Using the post-contrast scans, contour lines were drawn around a range of interest (ROI) that included the cartilage overlying the medial tibial plateau as described earlier [24,28]. Other ROIs were drawn and analyzed on this central midpoint of the articular surface in a manner corresponding to the standard histological evaluation techniques for the articular cartilage . The length of the medial articular cartilage was measured and divided into 3 zones of equal length, and the cartilage volume was evaluated as described elsewhere .
After the EPIC µCT imaging of the articular cartilage was completed, six tibias were randomly chosen and placed in 10% neutral buffered formalin for 72 h prior to demineralization for 8 days in Immunocal (Decal Chemical Corp. Tillman, NY, USA). The tibias were then processed in paraffin and serially sectioned at ~200-µm intervals into 5-µm-thick sections for with hematoxylin and eosin, toluidine blue and safranin O to evaluate cartilage damage using the method suggested in the literature [24,29,30]. Here, we report the overall histology findings and zonal analysis of the cartilage thickness parameter, as evaluated using toluidine blue sections.
µCT of the cortical bone mid-diaphysis was conducted on both the left and right femurs using a µCT-100® computed tomography system and previously described method . Sample scans were performed on 25 slices (1 slice = 10.5 µm) using high-resolution settings. The following parameters were evaluated bone mineral density, tissue volume, bone volume, bone marrow volume, cortical thickness, bone area, polar moment of inertia, maximal I value, minimal I value and IMAX/CMAX.
Both the left and right femurs were mechanically tested with using an Instron materials testing machine (5543A, Instron Inc., Norwood, MA, USA). The femurs were positioned cranial side up across two lower contacts that had a span of 5-7 mm, with an upper contact centered between the lower contacts. The bone was broken in 3-point bending using a cross-head speed of 0.5 mm/min. During testing, force and displacement data were collected at a frequency of 200 Hz using the BlueHill 3 testing software, version 3.41 (Instron Inc). Force/displacement curves were generated, and ultimate force (maximum load), stiffness (maximum slope) and energy to fracture were recorded.
The distal ends of the femoral cortical bone from the left and right femurs were collected after mechanical testing and embedded undecalcified in methylmethacrylate, cut into 20-µm-thick sections using a bone cutting system (Exakt Norderstedt, Germany) and evaluated for the new bone formation at the periosteal and endosteal envelope under UV light.
The data are reported as the means ± standard deviations (SDs). Differences were tested for significance using 3-factor repeated-measures analysis of variance (ANOVA) with interactions (SigmaPlot, version 12.2, Systat Software, Chicago, IL, USA). Post hoc comparisons of means with a Bonferroni correction for multiple comparisons were performed only when interaction effects were significant. P values less than 0.05 were considered statistically significant.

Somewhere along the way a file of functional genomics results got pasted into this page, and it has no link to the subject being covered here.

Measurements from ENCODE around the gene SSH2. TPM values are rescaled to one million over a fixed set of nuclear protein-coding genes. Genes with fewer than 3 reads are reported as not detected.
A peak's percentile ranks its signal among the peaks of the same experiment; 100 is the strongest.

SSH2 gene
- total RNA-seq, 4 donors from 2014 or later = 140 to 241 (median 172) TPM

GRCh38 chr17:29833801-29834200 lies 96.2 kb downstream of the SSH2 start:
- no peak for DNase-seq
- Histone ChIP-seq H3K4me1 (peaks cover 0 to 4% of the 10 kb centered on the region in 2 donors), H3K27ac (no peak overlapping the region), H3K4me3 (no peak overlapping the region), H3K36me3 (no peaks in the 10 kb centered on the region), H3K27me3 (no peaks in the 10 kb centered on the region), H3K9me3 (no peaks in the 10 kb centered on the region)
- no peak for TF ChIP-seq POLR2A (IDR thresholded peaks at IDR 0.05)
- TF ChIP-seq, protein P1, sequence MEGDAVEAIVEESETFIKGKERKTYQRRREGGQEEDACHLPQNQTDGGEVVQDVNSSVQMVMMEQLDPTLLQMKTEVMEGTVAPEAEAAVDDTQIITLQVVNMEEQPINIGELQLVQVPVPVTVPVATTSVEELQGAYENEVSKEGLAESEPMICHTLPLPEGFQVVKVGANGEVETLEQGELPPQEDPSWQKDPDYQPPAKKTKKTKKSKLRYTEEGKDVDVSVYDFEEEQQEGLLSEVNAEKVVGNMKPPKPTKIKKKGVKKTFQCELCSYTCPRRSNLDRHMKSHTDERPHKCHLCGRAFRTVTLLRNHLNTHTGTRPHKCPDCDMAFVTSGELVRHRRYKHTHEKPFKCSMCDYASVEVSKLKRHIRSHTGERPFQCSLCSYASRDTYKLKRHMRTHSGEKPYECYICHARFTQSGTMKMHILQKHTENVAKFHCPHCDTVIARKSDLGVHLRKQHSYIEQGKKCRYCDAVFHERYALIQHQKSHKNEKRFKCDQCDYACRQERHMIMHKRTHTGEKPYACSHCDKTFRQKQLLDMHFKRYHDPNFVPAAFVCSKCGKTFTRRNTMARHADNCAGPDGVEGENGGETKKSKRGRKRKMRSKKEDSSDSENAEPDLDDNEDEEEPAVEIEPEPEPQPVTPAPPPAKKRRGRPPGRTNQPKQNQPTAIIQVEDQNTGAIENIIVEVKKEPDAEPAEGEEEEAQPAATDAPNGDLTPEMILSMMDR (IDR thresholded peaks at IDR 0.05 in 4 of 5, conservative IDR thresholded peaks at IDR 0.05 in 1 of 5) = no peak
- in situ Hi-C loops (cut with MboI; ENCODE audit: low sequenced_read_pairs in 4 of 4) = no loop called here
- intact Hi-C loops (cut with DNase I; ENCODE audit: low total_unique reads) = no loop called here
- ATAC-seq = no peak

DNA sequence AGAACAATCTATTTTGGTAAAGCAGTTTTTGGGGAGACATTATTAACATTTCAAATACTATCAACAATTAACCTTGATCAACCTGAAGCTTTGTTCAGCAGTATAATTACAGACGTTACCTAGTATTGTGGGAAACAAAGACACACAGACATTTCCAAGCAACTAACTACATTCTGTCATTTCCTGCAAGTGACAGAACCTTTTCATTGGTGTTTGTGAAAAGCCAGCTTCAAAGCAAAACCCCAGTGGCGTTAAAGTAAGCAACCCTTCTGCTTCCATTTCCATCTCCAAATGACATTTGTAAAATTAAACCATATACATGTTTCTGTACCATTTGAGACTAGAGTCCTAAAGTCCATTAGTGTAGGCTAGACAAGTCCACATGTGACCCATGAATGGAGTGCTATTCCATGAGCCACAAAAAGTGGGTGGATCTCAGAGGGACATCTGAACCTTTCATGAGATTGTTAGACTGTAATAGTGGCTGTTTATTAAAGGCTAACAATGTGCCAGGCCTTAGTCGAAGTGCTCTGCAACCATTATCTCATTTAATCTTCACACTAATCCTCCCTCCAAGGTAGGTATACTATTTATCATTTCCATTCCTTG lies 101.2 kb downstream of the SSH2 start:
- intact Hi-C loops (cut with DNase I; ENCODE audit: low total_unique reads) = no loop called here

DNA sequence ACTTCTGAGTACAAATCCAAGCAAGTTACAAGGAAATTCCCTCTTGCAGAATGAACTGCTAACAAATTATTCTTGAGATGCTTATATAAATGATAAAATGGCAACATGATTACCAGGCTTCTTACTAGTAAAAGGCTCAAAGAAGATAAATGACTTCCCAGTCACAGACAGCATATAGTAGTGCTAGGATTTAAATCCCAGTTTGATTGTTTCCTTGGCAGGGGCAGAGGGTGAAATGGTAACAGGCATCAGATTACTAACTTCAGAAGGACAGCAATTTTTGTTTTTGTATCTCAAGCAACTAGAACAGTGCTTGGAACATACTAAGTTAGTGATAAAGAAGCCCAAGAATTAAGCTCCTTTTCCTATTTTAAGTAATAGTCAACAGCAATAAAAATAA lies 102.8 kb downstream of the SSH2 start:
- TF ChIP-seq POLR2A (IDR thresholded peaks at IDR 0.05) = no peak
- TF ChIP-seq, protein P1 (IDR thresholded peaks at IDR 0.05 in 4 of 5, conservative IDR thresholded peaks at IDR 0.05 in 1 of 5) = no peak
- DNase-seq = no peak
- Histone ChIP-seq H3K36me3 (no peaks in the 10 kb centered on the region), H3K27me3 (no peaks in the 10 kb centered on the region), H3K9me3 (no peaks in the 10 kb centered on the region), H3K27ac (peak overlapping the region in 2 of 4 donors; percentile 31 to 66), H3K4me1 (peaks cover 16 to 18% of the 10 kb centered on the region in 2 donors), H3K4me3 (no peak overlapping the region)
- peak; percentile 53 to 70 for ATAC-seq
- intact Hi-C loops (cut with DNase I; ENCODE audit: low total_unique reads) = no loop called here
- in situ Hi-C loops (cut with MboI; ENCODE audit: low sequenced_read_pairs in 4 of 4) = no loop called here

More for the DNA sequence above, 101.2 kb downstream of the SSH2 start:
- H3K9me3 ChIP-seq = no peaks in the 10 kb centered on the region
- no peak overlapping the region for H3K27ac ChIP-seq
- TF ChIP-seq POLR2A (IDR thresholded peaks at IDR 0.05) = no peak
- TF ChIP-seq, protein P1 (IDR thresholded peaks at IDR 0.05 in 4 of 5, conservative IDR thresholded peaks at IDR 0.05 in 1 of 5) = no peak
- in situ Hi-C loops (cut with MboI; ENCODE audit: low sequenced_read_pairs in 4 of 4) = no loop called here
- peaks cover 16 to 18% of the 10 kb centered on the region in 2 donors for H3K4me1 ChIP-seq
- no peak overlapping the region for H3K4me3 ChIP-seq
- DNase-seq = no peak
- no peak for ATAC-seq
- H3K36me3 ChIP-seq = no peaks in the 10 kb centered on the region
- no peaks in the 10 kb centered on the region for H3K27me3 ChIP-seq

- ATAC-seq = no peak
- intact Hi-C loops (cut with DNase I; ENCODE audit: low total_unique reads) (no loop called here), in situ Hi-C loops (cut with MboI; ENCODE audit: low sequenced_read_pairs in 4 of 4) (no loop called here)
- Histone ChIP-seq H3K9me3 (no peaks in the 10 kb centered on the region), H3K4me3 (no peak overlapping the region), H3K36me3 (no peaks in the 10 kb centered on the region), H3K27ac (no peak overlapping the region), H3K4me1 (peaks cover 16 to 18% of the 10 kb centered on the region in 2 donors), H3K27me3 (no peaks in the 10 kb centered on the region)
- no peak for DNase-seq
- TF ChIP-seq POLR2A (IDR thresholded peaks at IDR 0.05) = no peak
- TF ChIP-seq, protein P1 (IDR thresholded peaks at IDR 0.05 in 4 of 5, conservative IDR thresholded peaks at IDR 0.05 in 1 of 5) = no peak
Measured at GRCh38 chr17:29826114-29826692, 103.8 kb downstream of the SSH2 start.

All of the rats enrolled in the study showed a 15% increase in body weight regardless of their treatment group. Neither the surgery nor treatment had an effect on animal health.
The MM rats showed a different pattern of weight distribution compared with the sham controls. The weight-bearing load on the front feet of the MM rats was approximately 20% greater relative to sham controls at the 5-week time point, while both sham and MM rats showed similar weight bearing on the front feet at the end of study. The load-bearing capacity of the operated limbs of the MM rats did not increase despite the gain in body weight. The weight-bearing loads placed on the left hind leg were only moderately increased at 5 weeks in all 3 groups of MM rats regardless of treatment and stayed similar in all study groups throughout the 10-week study (Figure 1).
The articular cartilage was significantly thicker in Zone 1, which borders the osteophytes, in all three groups of rats that received the MM surgery compared with the sham controls. The cartilage was either considerably thinner or completely missing in the lateral part of Zone 1 and in the entirety of Zone 2 in all 3 groups of MM rats compared with the sham controls Figure 2 A-D.
In the control sham rats, the articular cartilage at the medial tibial plateau grew progressively thicker from the most medial zone 1 to the most lateral part zone 3 (Figure 3A). The mechanical imbalance induced by the MM surgery resulted in cartilage thickening at the most medial half of zone 1, next to the osteophytes, whereas the cartilage in zone 2 was thin and or completely missing in all MM rats (Figure 3B-D).